Thanks, Ashish.

            You mentioned:

            How we ensured a seamless takeover between contact centers across the globes even if an entire high availability contact center goes down. The established calls in an scales of multiple thousand also recovers in fraction of milli seconds

            This is exactly the kind of topic we are looking for. However, the proposal lacks any technical details on how you did Chaos Testing, what tools you used, etc. Where can I find out more about this?

            • Ashish Kumar
              By Ashish Kumar  ~  5 months ago
              reply Reply

              Hi Naresh,

              Thanks for taking your time out to look into this topic and giving your feedback.

              I thought at first that it will be too much information in abstract so have not gone in details.

              Let me take this opportunity to chalk out the picture for you.

              In a Contact Center, router is the brain of the entire solution. Almost all the Enterprise contact center applications comes with redundant/HA/Duplex sides, where one side acts as the Active node and does the call processing and the other will stay connected to the Active node and receives all the events.

              Chaos Goal:-

              During a high volume call load to the contact center, there could be unanticipated issues like network communication issue with the duplex partner (fault could be at the active call processing node or inactive node) or with the dependent other components, (Public/Private), burst of calls beyond the capacity, latency issues.

              In any of the scenarios the contact center functionality should not be impacted w.r.t existing/Active calls or with new call processing and along with that there should be no impact to the Agents.

              Chaos Experiments: -

              We simulate the real call load in our labs and production to perform failure scenarios to validate the impact on the contact center and check mean time to recover/get the other side to go Active and take over the existing calls and handle the new calls.

              Here are couple of examples:

              As already mentioned, each application is duplex with one side active and other side as stand by.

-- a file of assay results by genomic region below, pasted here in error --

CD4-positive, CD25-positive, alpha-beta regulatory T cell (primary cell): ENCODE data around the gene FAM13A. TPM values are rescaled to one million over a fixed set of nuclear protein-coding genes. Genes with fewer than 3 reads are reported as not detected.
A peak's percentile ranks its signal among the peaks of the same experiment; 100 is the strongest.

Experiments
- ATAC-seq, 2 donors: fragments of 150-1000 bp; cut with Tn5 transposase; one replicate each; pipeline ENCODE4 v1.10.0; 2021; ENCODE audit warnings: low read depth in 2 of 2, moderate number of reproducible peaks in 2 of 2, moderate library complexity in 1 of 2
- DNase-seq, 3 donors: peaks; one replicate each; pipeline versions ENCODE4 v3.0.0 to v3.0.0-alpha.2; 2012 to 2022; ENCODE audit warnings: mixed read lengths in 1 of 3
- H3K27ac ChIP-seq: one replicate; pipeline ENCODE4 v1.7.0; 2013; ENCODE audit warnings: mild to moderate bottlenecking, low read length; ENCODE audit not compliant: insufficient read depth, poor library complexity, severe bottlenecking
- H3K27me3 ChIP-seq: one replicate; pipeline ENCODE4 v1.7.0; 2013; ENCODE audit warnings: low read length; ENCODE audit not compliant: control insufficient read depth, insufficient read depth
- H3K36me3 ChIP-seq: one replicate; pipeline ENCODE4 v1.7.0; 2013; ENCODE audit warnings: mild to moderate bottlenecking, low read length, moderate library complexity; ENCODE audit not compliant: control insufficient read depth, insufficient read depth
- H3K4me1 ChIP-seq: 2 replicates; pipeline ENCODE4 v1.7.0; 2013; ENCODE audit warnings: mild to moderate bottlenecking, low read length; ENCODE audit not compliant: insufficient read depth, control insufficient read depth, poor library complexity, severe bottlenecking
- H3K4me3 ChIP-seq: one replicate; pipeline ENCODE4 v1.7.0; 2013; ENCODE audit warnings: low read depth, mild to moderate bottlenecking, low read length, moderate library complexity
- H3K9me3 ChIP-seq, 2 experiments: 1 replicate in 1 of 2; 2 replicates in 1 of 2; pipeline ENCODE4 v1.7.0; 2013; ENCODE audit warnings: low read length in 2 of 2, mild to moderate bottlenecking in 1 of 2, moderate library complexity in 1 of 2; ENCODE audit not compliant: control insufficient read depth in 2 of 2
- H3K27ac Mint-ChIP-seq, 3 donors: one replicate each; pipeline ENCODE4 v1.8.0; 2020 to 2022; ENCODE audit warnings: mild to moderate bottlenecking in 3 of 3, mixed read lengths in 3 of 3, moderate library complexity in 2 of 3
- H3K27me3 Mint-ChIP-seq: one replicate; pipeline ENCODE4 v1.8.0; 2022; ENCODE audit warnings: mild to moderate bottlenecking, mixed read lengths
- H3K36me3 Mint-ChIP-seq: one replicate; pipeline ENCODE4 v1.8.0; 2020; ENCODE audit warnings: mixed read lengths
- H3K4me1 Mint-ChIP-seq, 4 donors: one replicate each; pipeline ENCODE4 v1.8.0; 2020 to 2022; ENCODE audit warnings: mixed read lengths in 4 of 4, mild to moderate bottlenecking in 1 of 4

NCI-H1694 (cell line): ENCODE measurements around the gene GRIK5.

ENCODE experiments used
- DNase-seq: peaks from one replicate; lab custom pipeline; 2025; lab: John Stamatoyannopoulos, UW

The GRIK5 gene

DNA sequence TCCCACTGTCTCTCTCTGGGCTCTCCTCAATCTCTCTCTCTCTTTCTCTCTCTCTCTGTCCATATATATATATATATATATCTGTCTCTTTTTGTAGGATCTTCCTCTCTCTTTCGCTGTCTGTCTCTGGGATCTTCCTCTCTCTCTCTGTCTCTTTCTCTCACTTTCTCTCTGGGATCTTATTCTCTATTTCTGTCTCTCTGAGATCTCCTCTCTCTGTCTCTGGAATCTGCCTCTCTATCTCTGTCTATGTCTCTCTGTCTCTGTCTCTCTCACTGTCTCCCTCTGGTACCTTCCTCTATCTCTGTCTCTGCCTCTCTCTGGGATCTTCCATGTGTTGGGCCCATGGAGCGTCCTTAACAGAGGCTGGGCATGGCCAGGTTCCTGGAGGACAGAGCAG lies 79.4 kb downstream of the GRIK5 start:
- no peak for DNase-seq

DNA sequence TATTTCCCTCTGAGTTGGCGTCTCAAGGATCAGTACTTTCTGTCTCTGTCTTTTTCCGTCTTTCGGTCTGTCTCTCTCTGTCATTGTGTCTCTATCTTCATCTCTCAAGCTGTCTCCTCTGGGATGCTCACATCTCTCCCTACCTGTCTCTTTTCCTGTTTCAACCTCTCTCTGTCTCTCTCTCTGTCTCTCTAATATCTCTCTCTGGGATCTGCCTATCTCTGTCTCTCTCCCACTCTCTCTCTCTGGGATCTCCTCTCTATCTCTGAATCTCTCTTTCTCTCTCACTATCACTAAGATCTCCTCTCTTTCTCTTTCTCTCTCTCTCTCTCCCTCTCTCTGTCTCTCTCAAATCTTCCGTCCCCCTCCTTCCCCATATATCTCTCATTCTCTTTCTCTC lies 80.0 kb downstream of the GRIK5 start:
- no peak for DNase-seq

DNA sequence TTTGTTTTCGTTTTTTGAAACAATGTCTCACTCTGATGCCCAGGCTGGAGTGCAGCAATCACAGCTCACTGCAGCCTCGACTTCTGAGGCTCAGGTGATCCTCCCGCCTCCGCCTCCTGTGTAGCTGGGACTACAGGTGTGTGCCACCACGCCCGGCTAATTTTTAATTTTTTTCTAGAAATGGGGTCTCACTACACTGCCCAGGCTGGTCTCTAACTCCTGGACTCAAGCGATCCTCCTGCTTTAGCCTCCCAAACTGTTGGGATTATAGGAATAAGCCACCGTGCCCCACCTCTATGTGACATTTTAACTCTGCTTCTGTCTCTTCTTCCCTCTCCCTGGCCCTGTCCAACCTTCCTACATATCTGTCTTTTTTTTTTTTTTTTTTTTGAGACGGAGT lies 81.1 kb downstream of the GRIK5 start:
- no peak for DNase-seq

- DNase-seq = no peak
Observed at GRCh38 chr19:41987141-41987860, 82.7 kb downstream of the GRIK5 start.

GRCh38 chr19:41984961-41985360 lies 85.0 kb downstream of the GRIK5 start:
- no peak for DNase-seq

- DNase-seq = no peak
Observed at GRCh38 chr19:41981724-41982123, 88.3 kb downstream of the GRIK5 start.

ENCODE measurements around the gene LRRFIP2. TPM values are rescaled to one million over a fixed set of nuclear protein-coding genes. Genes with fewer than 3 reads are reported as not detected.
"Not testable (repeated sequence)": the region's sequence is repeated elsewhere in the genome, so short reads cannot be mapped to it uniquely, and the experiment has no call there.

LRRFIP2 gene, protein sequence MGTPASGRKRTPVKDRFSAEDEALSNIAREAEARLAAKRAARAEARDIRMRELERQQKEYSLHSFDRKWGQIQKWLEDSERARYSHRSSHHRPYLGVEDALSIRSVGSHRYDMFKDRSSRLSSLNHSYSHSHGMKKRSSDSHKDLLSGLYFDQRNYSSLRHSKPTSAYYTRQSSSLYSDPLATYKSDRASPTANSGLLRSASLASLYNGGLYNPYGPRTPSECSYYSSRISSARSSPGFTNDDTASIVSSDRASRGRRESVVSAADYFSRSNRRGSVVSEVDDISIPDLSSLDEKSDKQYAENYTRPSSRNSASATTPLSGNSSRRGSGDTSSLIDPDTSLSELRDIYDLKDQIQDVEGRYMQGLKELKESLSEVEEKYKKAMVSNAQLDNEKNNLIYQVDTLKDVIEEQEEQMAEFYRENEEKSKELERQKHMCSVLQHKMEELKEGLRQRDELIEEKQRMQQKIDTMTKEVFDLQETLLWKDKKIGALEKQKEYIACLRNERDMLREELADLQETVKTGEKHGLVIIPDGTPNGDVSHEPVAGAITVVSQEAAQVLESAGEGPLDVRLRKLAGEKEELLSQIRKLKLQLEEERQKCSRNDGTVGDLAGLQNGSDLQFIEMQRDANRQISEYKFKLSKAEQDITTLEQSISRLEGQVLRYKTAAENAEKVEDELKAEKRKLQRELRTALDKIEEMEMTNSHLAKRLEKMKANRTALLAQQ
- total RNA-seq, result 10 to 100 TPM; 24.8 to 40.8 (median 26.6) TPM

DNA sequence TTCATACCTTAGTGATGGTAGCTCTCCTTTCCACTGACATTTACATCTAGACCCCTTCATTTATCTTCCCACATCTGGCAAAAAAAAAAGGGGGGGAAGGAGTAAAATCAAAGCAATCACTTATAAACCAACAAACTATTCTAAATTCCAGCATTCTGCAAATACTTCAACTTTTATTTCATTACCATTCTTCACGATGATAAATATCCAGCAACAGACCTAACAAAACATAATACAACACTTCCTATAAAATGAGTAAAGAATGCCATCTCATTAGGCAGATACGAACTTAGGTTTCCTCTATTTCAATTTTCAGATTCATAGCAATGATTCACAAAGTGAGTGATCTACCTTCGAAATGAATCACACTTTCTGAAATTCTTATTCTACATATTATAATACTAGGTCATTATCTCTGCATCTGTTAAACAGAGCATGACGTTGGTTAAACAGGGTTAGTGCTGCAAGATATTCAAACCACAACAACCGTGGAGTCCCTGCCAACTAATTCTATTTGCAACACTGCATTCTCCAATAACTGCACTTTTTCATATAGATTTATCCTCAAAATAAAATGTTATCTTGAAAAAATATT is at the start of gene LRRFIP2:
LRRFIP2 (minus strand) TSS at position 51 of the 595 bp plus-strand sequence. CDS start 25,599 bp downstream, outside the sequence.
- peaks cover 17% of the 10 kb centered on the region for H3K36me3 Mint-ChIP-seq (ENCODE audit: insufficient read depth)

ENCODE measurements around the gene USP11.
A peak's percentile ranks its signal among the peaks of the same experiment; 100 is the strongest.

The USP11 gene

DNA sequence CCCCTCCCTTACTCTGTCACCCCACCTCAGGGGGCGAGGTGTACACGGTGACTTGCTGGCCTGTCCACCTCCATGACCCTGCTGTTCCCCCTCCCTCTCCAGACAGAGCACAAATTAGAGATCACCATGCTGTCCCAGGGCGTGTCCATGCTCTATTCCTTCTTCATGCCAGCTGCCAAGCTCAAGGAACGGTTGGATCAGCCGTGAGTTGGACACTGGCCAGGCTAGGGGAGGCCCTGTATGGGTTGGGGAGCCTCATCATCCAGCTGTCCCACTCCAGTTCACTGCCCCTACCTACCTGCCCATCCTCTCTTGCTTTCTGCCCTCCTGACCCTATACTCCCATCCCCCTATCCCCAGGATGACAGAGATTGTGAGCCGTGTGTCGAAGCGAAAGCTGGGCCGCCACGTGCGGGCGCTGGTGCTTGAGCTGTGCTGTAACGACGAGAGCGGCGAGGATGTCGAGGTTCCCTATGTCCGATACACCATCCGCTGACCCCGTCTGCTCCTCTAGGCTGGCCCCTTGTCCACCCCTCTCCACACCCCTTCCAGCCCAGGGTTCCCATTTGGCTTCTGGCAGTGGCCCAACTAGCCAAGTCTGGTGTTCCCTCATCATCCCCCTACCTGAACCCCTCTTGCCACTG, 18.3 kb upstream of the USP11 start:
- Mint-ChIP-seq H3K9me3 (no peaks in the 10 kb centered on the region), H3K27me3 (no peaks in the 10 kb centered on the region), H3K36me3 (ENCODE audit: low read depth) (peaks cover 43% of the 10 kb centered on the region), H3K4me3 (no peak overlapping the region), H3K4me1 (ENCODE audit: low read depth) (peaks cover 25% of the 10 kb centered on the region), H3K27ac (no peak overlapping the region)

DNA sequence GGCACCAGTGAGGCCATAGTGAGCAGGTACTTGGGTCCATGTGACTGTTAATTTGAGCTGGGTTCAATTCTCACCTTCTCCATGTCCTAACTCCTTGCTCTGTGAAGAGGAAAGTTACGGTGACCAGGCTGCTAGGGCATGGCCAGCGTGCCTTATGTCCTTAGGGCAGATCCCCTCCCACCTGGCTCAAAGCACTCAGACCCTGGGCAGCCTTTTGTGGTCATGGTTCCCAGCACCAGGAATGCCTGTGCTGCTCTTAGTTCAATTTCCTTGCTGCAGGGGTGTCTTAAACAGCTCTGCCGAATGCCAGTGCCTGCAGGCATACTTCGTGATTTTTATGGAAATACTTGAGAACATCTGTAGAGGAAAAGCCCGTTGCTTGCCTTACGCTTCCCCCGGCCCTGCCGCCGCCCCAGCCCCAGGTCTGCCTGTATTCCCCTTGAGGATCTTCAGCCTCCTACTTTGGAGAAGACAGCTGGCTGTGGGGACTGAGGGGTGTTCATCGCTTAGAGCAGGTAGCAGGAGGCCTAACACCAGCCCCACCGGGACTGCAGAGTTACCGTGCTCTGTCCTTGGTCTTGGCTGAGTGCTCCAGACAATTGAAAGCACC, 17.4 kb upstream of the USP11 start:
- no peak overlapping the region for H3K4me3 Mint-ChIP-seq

○ Using the VMWare APIs, we invoke to cut the communication between the active node and standby node, or we disable the network at the Active call processing node on a random basis. More like mockwire

              Expected Outcome/Behavior: - In all the scenarios, there shouldn't be any call drops and the other side should take over seamlessly and there should not be a split brain (of course it depends on how the product is designed)

              ○ Using the VMWare APIs, we invoke the commands to cut the communication at one complete site (example: Geographically distributed).

              Expected Outcome/Behavior: - The other side takes over seamlessly

              ○ Using internal developed tools and PowerShell scripting, we invoke commands to kill the process/.exe on Active node randomly

              Expected Outcome/Behavior: - automatic whisper should play to agents, and stand by should take over.

              Record the MTTR.

              ○ Push 10 times excess load/traffic using internal tools (as it is an attack on contact center to take this down) on to the components (beyond the capacity of each component) to see the stability of the application.

              Expected Outcome/Behavior: - If the setting is 18cps (calls per second) and inflow is 200 cps reject the excess of call. 

              The application to reject the excess call volume  through IVR or straight away disconnect (depends on configuration).

              Aim is to ensure the contact center and agents are not down.

              ○ Introduce Latency between components using simulators while the systems are running with peak load

              ○ Abruptly failing power on the VMs (which are Active nodes), ESXi - using the VMWare APIs and Physically

              In all the above conditions, we don’t announce the failure to the application, still the contact center should continue with no downtime/outage . 

              These are our learning from various successful chaos experiments and now we are heading in direction of deploying tools from simian army. Specifically we are starting to do few experiments with chaos and latency monkeys. 

              Please let me know if these information sufficient or you are looking for anything specific.

              • Naresh Jain
                By Naresh Jain  ~  5 months ago
                reply Reply

                Thank you, Ashish. Can you please elaborate on: What are the advantages and challenges of Chaos Testing?


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    Agile & Lean Coach
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    schedule 10 months ago
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    In an Agile world,we are being asked to move faster—reducing the length of time to delivery while still continuing to improve the quality. At the same time, we are faced with increased pressure to reduce testing costs. The main aim of Shifting left is ‘Early Defect Detection to Defect Prevention’.